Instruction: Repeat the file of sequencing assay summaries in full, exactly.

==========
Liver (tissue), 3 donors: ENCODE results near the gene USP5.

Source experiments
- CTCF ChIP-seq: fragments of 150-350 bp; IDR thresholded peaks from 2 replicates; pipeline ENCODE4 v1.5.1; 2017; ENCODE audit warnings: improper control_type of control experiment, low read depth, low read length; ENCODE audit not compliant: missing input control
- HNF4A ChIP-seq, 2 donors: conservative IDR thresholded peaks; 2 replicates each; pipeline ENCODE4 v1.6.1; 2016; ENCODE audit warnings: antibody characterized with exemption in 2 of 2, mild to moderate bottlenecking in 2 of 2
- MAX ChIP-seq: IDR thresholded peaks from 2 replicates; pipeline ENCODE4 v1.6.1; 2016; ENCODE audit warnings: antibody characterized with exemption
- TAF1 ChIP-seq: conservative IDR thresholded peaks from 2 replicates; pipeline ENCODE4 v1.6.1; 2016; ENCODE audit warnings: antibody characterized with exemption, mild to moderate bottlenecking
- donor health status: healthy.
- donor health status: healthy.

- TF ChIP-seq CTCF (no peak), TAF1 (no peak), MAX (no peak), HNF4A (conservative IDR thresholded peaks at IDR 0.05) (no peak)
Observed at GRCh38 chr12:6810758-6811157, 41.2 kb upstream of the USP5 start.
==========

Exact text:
Liver (tissue), 3 donors: ENCODE results near the gene USP5.

Source experiments
- CTCF ChIP-seq: fragments of 150-350 bp; IDR thresholded peaks from 2 replicates; pipeline ENCODE4 v1.5.1; 2017; ENCODE audit warnings: improper control_type of control experiment, low read depth, low read length; ENCODE audit not compliant: missing input control
- HNF4A ChIP-seq, 2 donors: conservative IDR thresholded peaks; 2 replicates each; pipeline ENCODE4 v1.6.1; 2016; ENCODE audit warnings: antibody characterized with exemption in 2 of 2, mild to moderate bottlenecking in 2 of 2
- MAX ChIP-seq: IDR thresholded peaks from 2 replicates; pipeline ENCODE4 v1.6.1; 2016; ENCODE audit warnings: antibody characterized with exemption
- TAF1 ChIP-seq: conservative IDR thresholded peaks from 2 replicates; pipeline ENCODE4 v1.6.1; 2016; ENCODE audit warnings: antibody characterized with exemption, mild to moderate bottlenecking
- donor health status: healthy.
- donor health status: healthy.

- TF ChIP-seq CTCF (no peak), TAF1 (no peak), MAX (no peak), HNF4A (conservative IDR thresholded peaks at IDR 0.05) (no peak)
Observed at GRCh38 chr12:6810758-6811157, 41.2 kb upstream of the USP5 start.